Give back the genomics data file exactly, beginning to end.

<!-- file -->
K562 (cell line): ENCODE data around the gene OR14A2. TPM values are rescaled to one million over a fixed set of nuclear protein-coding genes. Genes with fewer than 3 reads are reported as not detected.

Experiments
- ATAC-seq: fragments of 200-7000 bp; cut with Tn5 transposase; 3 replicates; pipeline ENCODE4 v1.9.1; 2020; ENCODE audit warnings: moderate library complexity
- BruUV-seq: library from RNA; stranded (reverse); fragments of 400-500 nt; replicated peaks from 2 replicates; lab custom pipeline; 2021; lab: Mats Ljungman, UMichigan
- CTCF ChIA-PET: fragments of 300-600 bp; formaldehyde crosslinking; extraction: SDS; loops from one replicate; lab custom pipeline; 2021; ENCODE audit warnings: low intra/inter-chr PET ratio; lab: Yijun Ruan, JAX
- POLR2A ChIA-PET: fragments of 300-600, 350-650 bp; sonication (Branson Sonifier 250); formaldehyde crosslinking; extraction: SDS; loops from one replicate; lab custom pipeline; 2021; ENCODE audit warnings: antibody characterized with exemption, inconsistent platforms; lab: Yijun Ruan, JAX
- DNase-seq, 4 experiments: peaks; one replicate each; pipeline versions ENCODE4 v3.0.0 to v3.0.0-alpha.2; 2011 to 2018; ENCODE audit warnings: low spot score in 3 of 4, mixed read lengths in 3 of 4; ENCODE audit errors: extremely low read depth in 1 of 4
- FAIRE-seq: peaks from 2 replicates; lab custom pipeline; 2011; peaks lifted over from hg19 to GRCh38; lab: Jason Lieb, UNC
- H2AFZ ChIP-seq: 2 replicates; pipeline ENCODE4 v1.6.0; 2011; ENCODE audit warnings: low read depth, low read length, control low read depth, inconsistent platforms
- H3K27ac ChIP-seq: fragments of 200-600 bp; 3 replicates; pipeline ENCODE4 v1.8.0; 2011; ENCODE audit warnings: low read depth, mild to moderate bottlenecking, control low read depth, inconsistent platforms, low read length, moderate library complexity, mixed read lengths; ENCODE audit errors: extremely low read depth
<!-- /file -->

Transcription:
K562 (cell line): ENCODE data around the gene OR14A2. TPM values are rescaled to one million over a fixed set of nuclear protein-coding genes. Genes with fewer than 3 reads are reported as not detected.

Experiments
- ATAC-seq: fragments of 200-7000 bp; cut with Tn5 transposase; 3 replicates; pipeline ENCODE4 v1.9.1; 2020; ENCODE audit warnings: moderate library complexity
- BruUV-seq: library from RNA; stranded (reverse); fragments of 400-500 nt; replicated peaks from 2 replicates; lab custom pipeline; 2021; lab: Mats Ljungman, UMichigan
- CTCF ChIA-PET: fragments of 300-600 bp; formaldehyde crosslinking; extraction: SDS; loops from one replicate; lab custom pipeline; 2021; ENCODE audit warnings: low intra/inter-chr PET ratio; lab: Yijun Ruan, JAX
- POLR2A ChIA-PET: fragments of 300-600, 350-650 bp; sonication (Branson Sonifier 250); formaldehyde crosslinking; extraction: SDS; loops from one replicate; lab custom pipeline; 2021; ENCODE audit warnings: antibody characterized with exemption, inconsistent platforms; lab: Yijun Ruan, JAX
- DNase-seq, 4 experiments: peaks; one replicate each; pipeline versions ENCODE4 v3.0.0 to v3.0.0-alpha.2; 2011 to 2018; ENCODE audit warnings: low spot score in 3 of 4, mixed read lengths in 3 of 4; ENCODE audit errors: extremely low read depth in 1 of 4
- FAIRE-seq: peaks from 2 replicates; lab custom pipeline; 2011; peaks lifted over from hg19 to GRCh38; lab: Jason Lieb, UNC
- H2AFZ ChIP-seq: 2 replicates; pipeline ENCODE4 v1.6.0; 2011; ENCODE audit warnings: low read depth, low read length, control low read depth, inconsistent platforms
- H3K27ac ChIP-seq: fragments of 200-600 bp; 3 replicates; pipeline ENCODE4 v1.8.0; 2011; ENCODE audit warnings: low read depth, mild to moderate bottlenecking, control low read depth, inconsistent platforms, low read length, moderate library complexity, mixed read lengths; ENCODE audit errors: extremely low read depth